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What Are the 3 Types of Aphasia?

Affinity Health, a leading provider of high-quality healthcare, explores how aphasia survivors live.

What is Aphasia?

Imagine being unable to communicate. You would have to jot down simple sentences on a piece of paper. That would be the lifestyle of an aphasia survivor. Aphasia is a cognitive disorder that hinders the capacity to process messages.


In shocking news, famous actor Bruce Willis recently announced he was retiring. He retired early due to being diagnosed with aphasia. Aphasia strikes one in every 272 South Africans. That would be around 0.37% of the population.


Aphasia affects speech, writing and language comprehension. It occurs when areas of the brain contributing to language are damaged. The parts of the brain associated with language include:

  • The frontal lobe
  • The temporal lobe
  • The parietal lobe


The frontal lobe controls thinking, whereas the temporal lobe processes memories. The parietal lobe handles taste, touch, movement, and temperature information.1 Aphasia can come from any brain injury. A stroke, traumatic brain injury, brain tumour or brain infection can lead to aphasia.2


Due to the arrangement of the brain’s blood veins, the most prevalent cause of aphasia is stroke. 15% of those under 65 who suffer a stroke develop aphasia.3


“It is difficult to live with aphasia. As you recover from a stroke, you engage in therapy. Top of the list is speech therapy,” says Murray Hewlett, CEO of Affinity Health. “Understanding the nuances of aphasia is helpful for stroke survivors. That can increase their communication and ease their rehabilitation.”

Types of Aphasia

There are a variety of well-known aphasia syndromes. Each occurs with their unique speech and language patterns. These patterns correspond to the regions of the brain affected by a stroke.

The three kinds of aphasia are:


All three impair your capacity to communicate and comprehend language.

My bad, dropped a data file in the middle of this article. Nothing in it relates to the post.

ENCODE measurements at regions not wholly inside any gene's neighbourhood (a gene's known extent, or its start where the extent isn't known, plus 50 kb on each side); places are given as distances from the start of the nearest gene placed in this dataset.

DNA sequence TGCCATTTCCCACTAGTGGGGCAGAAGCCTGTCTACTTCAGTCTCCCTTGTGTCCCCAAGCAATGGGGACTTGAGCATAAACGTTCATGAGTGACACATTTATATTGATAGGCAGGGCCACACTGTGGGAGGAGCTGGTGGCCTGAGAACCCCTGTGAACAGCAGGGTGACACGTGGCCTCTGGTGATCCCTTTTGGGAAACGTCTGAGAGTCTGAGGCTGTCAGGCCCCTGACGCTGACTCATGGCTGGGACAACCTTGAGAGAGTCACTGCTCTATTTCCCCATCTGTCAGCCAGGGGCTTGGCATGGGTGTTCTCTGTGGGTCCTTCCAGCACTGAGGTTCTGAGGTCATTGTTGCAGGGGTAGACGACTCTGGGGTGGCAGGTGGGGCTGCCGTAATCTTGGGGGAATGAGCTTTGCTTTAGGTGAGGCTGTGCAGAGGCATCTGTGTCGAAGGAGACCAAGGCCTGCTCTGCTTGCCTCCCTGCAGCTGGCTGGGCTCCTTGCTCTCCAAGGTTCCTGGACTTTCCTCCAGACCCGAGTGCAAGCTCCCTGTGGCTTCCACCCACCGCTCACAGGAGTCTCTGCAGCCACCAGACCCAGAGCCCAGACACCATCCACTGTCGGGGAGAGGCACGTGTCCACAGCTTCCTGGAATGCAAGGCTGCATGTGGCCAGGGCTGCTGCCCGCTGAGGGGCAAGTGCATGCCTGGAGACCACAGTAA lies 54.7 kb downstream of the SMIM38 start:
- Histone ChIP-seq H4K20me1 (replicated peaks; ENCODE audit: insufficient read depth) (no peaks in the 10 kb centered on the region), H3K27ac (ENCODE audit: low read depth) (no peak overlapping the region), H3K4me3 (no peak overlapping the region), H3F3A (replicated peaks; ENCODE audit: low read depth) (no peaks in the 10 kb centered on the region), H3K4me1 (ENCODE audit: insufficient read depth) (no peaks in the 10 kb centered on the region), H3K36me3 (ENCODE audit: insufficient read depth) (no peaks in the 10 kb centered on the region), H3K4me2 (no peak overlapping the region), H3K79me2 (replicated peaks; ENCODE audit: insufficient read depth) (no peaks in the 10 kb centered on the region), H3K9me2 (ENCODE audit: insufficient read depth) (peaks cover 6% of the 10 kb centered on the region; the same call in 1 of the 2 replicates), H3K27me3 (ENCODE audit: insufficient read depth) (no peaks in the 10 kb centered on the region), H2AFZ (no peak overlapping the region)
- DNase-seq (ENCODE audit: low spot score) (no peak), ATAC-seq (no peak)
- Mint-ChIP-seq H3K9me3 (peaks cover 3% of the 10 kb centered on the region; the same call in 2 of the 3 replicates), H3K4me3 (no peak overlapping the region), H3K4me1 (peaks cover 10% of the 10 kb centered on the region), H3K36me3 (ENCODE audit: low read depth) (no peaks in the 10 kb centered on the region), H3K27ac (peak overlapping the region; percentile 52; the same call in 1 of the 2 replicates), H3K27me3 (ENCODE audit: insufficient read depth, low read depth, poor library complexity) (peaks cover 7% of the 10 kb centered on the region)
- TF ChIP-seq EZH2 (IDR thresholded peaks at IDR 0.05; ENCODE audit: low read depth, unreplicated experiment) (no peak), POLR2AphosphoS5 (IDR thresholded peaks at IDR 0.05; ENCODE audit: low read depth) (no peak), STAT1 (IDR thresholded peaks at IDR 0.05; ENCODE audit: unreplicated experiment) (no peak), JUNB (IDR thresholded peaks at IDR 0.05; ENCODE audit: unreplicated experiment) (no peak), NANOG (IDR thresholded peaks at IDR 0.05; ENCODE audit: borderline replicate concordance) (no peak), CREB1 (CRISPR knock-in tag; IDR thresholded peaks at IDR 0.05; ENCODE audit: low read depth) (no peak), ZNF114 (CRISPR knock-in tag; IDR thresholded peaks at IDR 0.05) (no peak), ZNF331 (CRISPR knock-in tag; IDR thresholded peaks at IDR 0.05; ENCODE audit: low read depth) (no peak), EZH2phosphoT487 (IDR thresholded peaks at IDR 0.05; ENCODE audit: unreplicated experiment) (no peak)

Affinity Health looks at these three types of aphasia in more detail:

Broca’s Aphasia

Named after the scientist who identified the part of the brain producing speech, Broca’s aphasia is also known as “motor aphasia”.


The term refers to a speech impairment. But other language skills remain unchanged.4


Once a stroke blocks blood flow to the dominant frontal lobe of the brain, Broca’s region is damaged. Often, a person with Broca’s aphasia cannot create intelligible words or phrases. But it has little or no influence on the capacity to comprehend others’ speech.5


“If you have Broca’s aphasia, you may experience frustration. It is frustrating struggling to verbalise your thoughts. With only a few words, some stroke survivors with aphasia can speak. Experts refer to this communication as telegraphic speech,” adds Hewlett.


Arteries damaged by Broca’s aphasia also transport blood to the part of the brain regulating one side of the body’s mobility. Often, it occurs on the right side.


Due to this, Broca’s aphasia occurs alongside other issues following a stroke. These difficulties include:


A person with Broca’s aphasia has difficulty expressing themselves. Since Broca’s aphasia strokes often harm other regions of the brain. Survivors may also experience issues with mobility, reading, and writing.

Wernicke’s Aphasia

Wernicke’s aphasia’s namesake is the scientist who discovered the parts of the brain that process language. These regions are within the temporal lobe. People with Wernicke’s aphasia cannot comprehend the speech of others or even their own.6


But the speech about Wernicke’s aphasia is incomprehensible. Survivors produce sentences in random word order. People with Wernicke’s aphasia believe others should understand them when they talk. That is due to their incapacity to comprehend that their language is faulty.


Patients with Wernicke’s aphasia may discover that others cannot comprehend their speech. So, they may develop anger, paranoia, and depression. After a stroke, Wernicke’s aphasia is one of the most emotionally taxing conditions.

Global Aphasia

This kind of aphasia develops when a brain injury is so extensive that all language regions are damaged. Survivors with global aphasia are unable to comprehend or communicate any spoken language.

People with global aphasias are sometimes able to communicate through written language.

What Therapy Options Exist for Aphasia?

Most times, speech-language therapy is the intervention for aphasia. It enhances a person’s communication skills in three ways:

  • Helps with utilising leftover language skills.
  • Helps master alternative modes of communication, such as recognising:
  • Body language
  • Gestures
  • Pictures
  • Electronic devices


The Heart and Stroke Foundation South Africa (HSFSA) leads from the front against preventable heart disease and stroke. If you or a loved one suffers from aphasia, the Foundation may be able to assist you. Contact HSFSA here.


Learn More: Signs of a Stroke

About Affinity Health

Affinity Health is the leading provider of affordable medical insurance in South Africa. Members enjoy access to a network of healthcare providers. We have designed healthcare products to protect you and your family when it matters the most. We strive to give our clients peace of mind and the highest standard of service. For more information, follow us on FacebookTwitter, and Instagram.

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